Photo by Joshua Earle on Unsplash

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Applying God’s Word

Every once in a while, I’ll see an equation pop up that looks something like 6-1(20+2)÷2=? for people to solve. I like to read the comments to see the heated exchanges of what people think the answer is. You can’t simply work this from left to right. You have to use the acronym PEMDAS (parentheses, exponents, multiplication, division, addition then subtraction) to do it. You can try any number of methods and come up with a lot of different answers, but only one answer is right. The only way to get it is to remember the acronym, “Please Excuse My Dear Aunt Sally,” and apply it.

Every one of us have problems that show up in our lives. Whether they are complicated or easy, we must approach them through the lens of Scripture. I can’t tell you how many times I’ve made things worse by trying to do it my way instead of God’s. The Bible gives us principles on how to live, how to handle your finances, how to treat others, how to act in a relationship and so much more. If we would apply those principles, we would be more successful in each of them.

2 Timothy 3:14 says, “But you must remain faithful to the things you have been taught” (NLT). Paul was reminding Timothy that it’s not enough to know the right way to do things. You must faithfully apply them. If you’re struggling in an area today, or going through a problem, I want to encourage you to see what God’s Word says about it. Take His Word and faithfully apply it to your situation. You’ll find that it is good for teaching us what is true, showing us what needs to be corrected in our lives and for training us in righteousness (verse 16).

Photo by Patrick Fore on Unsplash

Throwback Thursday is a feature I’m using to help build some margin into my schedule to pursue other ventures. Each Thursday I’ll be bringing you a previously written devotional that still speaks encouragement to us from God’s Word.

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Seasoning With Salt

There’s a saying that says, “Always leave them wanting more.” When teaching people this principle, I like to tell the story of something that happened a couple of years ago. I was riding with my friend in his truck on a rainy day. As we were going down the road, we saw a guy carrying a duffle bag walking on the shoulder. He was getting soaked and we thought the Christian thing to do was to pick him up. He put the duffle bag in the bed of the truck where it was still getting rained on, and climbed in the back seat. My buddy told him he could bring it inside, but he declined. As we we driving, he asked him what was in the bag. The man said sternly, “It’s none of your business!” Shocked, I said, “You don’t have to be rude about it. We just wanted to make sure it wasn’t going to get messed up.” He repeated himself with even more attitude. My buddy pulled the truck over and told him to get out. Before he could grab the bag, we sped off!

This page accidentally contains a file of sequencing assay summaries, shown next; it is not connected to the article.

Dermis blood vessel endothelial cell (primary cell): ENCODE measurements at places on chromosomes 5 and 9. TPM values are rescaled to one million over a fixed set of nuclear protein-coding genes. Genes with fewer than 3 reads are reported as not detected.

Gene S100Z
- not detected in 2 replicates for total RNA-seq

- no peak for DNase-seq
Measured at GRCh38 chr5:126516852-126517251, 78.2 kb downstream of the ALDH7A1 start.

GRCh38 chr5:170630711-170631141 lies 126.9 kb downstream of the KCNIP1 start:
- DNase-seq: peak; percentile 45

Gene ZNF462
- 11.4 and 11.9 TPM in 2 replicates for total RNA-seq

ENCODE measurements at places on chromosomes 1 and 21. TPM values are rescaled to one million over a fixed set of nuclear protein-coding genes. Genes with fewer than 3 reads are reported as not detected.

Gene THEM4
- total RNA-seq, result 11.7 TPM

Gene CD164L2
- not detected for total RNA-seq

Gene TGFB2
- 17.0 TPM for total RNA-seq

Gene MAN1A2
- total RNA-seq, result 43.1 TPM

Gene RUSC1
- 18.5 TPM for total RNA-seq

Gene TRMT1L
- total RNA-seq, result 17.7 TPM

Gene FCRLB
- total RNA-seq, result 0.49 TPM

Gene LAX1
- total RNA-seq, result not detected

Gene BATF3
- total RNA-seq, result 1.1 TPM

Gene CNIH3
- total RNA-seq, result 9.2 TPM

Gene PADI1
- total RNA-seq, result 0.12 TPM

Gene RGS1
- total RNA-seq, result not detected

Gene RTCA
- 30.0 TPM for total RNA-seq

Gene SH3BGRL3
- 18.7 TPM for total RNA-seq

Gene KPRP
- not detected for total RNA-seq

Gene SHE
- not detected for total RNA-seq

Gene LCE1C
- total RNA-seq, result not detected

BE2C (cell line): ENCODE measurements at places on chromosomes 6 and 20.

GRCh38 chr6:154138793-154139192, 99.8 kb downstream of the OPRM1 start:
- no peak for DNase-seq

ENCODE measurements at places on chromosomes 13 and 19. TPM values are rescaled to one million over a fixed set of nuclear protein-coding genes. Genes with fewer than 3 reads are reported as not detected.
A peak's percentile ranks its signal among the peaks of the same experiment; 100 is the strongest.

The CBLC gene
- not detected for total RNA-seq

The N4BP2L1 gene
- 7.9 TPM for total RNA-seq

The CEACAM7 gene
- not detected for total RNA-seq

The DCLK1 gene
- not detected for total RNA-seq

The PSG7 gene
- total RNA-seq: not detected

On the Sermon on the Mount, Jesus said, “Your lives are like salt among the people. But if you, like salt, become bland, how can your ‘saltiness’ be restored? Flavorless salt is good for nothing and will be thrown out and trampled on by others” (Matthew 5:13 TPT). Salt brings out incredible flavors in food, and it also makes you thirsty. If there’s too much, it makes the food inedible. If there’s too little, or you can’t taste it, what’s the point. The question my wife and I ask all the time is, “Did you leave them thirsting for more?” As people explore faith or are around us as Christians, that’s the question we have to ask. Did our conversation, and the way we acted, make them want to know more about God?

Colossians 4:5-6 says, “Live wisely among those who are not believers, and make the most of every opportunity. Let your conversation be gracious and attractive so that you will have the right response for everyone” (NLT). The word “attractive” means seasoned with salt. We need to make sure we’re interacting with people who don’t know Jesus so we can be salt and light. There’s little point to salt or light unless you’re around unseasoned people in the dark. Jesus didn’t spend all His time in the Temple or only with believers. He made a point to be among people who didn’t believe in God, taught them in ways they could understand and left them wanting more. We need to ask God daily for wisdom in how to live, speak and act in front of non-believers so that we make them thirsty to know more about Him. We will know it’s the right amount when they ask for more.

Photo by Jason Tuinstra on Unsplash

P.S. I know you’re dying to know what was in the bag, and it’s none of your business. 😉😂